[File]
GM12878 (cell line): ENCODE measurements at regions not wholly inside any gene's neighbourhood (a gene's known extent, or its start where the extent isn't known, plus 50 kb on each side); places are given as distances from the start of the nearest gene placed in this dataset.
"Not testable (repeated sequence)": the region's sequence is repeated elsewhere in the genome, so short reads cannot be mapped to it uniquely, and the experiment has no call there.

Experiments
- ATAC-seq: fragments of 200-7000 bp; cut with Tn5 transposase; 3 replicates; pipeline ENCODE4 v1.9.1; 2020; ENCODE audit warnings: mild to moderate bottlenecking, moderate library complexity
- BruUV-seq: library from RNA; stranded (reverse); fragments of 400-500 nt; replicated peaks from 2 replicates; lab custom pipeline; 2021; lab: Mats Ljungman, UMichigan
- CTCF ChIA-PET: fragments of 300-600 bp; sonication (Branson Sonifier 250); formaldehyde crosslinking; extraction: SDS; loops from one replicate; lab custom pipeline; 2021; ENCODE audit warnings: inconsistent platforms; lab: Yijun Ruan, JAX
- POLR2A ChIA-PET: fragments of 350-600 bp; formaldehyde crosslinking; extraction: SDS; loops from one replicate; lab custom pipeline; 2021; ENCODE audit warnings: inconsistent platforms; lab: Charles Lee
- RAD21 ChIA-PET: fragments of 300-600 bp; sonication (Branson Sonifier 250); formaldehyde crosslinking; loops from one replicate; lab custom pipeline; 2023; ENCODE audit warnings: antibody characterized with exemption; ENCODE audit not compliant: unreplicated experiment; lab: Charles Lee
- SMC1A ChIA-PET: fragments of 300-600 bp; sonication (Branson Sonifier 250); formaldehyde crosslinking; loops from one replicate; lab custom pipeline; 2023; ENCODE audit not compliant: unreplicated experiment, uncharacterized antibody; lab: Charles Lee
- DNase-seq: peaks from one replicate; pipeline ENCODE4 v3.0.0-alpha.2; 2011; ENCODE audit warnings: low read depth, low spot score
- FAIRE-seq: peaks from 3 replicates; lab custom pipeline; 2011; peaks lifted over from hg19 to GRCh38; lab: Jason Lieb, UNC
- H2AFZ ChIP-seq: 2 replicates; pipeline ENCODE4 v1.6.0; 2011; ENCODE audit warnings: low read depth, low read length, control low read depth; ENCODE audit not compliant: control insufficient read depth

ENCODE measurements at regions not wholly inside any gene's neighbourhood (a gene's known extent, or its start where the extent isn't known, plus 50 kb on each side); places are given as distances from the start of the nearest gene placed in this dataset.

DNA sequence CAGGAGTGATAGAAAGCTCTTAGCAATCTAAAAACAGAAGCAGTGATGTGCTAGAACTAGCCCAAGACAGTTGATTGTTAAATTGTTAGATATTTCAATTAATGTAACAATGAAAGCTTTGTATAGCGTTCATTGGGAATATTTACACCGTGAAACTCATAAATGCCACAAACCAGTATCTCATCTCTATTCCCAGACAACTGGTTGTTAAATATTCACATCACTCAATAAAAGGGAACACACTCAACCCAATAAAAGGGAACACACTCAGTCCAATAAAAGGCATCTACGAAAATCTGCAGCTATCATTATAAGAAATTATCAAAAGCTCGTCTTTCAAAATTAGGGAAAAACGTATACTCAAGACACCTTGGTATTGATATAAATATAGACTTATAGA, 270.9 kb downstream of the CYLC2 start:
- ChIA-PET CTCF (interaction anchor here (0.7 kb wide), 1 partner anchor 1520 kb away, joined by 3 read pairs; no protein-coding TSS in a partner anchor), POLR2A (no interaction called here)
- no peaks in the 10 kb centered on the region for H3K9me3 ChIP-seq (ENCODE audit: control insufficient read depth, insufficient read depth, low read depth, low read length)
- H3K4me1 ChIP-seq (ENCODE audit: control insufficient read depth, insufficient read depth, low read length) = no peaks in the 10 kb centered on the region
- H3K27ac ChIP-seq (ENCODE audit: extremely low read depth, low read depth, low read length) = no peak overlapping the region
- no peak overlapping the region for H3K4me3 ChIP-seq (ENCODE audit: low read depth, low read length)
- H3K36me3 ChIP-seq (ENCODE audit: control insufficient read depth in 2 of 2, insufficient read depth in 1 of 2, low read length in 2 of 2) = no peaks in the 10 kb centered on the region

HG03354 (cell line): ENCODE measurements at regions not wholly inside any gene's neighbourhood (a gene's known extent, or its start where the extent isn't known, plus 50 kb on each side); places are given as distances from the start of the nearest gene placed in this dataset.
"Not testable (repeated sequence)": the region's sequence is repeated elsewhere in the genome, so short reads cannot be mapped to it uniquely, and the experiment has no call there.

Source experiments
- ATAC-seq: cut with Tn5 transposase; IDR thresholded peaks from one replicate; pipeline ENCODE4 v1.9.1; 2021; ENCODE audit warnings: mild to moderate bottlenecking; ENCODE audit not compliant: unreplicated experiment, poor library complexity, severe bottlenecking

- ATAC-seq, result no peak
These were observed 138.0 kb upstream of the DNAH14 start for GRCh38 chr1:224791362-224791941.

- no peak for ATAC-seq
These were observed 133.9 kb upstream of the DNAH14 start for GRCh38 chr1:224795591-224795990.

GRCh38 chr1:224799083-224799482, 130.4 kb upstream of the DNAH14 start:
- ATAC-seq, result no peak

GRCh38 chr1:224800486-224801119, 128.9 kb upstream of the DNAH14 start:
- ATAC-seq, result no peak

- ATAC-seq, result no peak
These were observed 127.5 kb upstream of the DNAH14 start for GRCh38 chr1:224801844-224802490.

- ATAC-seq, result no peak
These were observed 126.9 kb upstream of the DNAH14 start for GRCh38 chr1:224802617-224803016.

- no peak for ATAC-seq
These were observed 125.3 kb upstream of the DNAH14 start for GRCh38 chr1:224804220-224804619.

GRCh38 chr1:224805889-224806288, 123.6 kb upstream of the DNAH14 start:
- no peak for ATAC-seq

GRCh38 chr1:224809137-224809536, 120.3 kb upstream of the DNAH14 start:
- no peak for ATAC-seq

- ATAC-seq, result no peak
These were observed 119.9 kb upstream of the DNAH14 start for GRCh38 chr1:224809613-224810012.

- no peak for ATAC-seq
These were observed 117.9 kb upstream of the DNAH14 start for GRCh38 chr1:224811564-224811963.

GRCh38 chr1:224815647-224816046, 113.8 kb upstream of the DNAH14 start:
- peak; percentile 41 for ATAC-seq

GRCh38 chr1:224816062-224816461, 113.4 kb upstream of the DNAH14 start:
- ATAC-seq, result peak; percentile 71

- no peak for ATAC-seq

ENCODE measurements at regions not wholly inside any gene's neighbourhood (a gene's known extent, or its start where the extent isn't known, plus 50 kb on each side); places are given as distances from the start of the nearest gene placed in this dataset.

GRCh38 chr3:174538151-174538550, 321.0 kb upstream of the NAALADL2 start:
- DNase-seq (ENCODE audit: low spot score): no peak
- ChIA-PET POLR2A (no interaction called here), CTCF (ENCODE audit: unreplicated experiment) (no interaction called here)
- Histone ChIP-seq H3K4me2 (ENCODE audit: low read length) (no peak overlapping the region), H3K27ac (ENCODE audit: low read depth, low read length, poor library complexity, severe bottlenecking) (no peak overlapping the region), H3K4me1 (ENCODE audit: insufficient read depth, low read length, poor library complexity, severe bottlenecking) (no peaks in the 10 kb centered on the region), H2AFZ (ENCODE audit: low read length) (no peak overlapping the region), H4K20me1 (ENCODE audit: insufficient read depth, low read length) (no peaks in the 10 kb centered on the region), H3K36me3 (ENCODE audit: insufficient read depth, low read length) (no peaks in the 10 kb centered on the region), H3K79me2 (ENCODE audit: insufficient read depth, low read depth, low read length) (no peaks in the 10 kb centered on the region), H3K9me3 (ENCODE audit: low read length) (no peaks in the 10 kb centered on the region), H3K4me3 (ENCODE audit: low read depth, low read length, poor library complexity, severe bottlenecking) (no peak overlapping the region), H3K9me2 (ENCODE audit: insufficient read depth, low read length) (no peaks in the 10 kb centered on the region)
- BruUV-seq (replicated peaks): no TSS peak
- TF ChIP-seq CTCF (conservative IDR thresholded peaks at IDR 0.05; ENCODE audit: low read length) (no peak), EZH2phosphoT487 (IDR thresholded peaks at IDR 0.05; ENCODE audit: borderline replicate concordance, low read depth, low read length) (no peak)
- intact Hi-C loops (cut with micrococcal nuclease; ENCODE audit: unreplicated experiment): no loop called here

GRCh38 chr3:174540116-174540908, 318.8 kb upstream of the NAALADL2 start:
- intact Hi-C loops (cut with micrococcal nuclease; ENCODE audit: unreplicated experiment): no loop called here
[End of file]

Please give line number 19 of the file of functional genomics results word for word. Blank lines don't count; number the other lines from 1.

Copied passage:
- no peak overlapping the region for H3K4me3 ChIP-seq (ENCODE audit: low read depth, low read length)